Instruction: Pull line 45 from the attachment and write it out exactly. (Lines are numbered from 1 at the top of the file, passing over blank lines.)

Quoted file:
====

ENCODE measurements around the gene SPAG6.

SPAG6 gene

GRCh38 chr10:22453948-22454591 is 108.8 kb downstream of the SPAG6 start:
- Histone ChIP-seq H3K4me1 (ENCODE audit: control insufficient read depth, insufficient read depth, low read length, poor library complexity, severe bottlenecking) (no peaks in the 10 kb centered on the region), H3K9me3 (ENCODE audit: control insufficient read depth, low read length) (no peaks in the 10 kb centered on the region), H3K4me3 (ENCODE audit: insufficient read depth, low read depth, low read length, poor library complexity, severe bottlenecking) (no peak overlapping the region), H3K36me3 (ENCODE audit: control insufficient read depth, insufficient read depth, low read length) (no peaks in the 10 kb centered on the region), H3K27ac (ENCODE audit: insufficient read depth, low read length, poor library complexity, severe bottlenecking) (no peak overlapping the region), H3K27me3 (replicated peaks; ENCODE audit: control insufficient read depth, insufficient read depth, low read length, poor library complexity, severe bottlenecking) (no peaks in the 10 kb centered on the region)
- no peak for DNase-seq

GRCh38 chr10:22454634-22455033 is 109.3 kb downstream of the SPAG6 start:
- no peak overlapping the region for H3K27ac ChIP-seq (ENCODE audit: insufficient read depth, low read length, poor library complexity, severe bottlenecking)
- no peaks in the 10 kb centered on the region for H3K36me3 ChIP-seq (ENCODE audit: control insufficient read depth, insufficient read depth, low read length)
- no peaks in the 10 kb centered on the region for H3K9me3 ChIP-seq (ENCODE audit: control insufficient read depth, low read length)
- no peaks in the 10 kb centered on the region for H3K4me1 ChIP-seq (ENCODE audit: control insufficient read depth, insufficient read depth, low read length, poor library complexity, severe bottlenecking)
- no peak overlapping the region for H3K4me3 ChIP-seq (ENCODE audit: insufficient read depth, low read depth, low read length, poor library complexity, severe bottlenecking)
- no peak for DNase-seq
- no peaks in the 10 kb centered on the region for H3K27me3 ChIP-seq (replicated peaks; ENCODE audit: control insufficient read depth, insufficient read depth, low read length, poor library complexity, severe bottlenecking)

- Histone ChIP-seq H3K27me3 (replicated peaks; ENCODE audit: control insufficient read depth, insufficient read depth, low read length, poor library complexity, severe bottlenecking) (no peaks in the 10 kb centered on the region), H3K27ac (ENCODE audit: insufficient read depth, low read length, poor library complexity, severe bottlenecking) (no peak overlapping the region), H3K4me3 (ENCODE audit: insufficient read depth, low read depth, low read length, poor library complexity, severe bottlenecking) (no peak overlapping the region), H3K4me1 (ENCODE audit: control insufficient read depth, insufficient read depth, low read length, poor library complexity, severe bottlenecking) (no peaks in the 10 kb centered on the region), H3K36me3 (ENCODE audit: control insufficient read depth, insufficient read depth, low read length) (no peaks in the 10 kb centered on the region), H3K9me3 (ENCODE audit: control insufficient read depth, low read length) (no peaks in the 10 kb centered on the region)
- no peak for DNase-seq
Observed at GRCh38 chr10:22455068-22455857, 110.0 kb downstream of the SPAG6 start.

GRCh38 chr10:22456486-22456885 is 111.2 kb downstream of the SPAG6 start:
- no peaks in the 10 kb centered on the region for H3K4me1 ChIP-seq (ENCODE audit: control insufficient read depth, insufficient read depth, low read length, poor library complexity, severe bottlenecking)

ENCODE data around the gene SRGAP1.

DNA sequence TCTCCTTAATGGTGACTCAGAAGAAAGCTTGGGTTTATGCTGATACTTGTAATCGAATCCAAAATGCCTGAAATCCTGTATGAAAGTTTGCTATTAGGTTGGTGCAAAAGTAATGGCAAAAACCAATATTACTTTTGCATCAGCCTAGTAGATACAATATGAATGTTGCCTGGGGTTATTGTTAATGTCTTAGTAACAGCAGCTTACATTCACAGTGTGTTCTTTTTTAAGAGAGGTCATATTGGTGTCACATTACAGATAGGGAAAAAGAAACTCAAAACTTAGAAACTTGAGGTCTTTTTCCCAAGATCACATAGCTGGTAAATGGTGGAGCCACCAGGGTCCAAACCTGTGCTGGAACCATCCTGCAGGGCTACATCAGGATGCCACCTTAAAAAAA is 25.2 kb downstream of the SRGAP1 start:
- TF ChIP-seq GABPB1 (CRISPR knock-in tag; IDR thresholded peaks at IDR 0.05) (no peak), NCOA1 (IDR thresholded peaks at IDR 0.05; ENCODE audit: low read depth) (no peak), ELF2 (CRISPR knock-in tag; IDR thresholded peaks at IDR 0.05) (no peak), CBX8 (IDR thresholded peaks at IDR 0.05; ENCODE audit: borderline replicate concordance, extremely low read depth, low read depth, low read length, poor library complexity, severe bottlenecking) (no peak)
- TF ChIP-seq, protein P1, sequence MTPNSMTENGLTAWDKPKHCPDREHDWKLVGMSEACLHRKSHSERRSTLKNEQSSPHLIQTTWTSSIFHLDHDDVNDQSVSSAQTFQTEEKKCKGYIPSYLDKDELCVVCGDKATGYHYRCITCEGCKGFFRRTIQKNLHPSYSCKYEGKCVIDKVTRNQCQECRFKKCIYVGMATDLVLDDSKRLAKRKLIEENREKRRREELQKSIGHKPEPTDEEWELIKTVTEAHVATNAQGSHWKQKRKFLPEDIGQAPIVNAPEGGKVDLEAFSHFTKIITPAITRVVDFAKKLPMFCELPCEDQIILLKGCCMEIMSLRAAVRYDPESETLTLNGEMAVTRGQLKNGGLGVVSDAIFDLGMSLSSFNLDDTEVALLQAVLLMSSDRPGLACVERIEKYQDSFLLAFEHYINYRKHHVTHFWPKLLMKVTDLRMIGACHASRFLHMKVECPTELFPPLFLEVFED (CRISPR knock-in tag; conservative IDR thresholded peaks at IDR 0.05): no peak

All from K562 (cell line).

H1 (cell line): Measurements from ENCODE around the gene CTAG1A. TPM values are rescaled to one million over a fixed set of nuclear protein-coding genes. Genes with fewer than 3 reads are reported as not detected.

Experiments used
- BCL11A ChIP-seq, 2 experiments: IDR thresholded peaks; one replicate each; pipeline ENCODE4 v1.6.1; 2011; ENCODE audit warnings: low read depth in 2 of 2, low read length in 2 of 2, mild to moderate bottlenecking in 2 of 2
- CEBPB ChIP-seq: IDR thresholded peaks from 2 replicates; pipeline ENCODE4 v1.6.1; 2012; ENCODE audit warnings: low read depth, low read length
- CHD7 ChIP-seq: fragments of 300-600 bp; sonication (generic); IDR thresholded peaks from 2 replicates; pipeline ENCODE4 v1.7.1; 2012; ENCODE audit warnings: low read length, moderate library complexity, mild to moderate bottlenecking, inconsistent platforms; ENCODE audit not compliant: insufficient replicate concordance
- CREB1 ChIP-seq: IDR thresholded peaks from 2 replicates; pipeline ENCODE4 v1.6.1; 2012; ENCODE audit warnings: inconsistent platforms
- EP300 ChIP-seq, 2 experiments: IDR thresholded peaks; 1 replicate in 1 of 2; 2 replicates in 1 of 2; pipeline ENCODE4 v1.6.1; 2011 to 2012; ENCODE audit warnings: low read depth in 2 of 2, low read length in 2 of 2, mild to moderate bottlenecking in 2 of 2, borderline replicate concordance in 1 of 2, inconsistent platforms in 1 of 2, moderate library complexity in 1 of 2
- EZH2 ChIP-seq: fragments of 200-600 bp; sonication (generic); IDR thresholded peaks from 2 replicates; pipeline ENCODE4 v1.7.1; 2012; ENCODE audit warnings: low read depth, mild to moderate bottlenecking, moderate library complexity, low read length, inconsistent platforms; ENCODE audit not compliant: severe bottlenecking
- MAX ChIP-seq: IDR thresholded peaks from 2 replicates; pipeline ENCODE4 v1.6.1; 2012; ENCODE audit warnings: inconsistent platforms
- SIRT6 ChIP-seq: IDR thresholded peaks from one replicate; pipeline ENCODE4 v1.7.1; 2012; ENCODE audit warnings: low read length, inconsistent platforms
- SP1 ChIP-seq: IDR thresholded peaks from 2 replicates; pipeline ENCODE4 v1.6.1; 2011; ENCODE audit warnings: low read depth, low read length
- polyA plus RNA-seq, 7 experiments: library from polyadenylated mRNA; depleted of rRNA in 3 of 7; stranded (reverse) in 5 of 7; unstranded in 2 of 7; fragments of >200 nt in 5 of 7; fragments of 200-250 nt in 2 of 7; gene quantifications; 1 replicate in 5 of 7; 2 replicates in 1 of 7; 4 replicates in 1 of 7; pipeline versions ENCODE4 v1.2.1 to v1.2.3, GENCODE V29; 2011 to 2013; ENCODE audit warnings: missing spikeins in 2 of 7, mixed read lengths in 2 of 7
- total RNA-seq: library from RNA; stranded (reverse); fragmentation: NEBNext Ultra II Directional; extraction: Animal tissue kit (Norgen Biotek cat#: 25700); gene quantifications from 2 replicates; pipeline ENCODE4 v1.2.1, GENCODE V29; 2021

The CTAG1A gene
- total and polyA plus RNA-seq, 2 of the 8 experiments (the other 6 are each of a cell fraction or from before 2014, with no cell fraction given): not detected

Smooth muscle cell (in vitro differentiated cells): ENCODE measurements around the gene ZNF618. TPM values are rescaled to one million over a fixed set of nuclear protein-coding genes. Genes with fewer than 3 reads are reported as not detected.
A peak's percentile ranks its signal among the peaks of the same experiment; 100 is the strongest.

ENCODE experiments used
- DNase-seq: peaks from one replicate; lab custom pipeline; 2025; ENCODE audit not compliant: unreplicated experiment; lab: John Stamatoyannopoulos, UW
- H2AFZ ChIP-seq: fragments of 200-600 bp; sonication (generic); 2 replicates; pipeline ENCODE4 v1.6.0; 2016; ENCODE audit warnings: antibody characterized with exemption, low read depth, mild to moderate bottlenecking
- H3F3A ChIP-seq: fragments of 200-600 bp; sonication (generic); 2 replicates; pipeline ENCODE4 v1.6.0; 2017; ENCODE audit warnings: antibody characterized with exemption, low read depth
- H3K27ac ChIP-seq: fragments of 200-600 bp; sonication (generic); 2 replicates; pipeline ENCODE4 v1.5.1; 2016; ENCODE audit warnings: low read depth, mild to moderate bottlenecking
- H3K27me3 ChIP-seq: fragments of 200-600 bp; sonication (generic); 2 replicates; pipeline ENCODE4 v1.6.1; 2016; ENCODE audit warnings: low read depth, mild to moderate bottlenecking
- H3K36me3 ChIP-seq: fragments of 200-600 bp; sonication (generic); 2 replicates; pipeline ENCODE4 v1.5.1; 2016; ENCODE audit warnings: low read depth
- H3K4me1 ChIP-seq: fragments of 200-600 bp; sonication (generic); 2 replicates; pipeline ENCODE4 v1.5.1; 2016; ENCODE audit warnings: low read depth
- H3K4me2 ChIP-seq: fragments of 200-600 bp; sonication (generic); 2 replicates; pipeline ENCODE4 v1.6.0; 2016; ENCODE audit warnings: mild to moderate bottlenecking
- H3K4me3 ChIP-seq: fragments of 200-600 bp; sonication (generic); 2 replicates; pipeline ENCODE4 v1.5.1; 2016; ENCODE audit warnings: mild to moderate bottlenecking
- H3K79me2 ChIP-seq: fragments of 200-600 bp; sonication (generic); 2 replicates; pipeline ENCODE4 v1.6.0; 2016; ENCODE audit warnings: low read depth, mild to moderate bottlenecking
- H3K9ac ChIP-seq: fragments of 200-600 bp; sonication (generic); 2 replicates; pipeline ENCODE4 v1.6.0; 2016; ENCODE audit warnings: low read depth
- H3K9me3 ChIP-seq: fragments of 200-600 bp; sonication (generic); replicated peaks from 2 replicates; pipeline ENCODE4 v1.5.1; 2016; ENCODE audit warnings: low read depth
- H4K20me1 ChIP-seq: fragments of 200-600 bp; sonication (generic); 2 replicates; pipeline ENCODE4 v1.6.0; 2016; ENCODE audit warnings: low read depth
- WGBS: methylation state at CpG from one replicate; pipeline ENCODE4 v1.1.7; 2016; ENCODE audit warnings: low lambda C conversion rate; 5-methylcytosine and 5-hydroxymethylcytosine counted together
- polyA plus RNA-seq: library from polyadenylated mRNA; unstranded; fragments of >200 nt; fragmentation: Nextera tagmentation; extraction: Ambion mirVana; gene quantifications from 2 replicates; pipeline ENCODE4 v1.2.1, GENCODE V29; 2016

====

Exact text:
- H3K27ac ChIP-seq: fragments of 200-600 bp; sonication (generic); 2 replicates; pipeline ENCODE4 v1.5.1; 2016; ENCODE audit warnings: low read depth, mild to moderate bottlenecking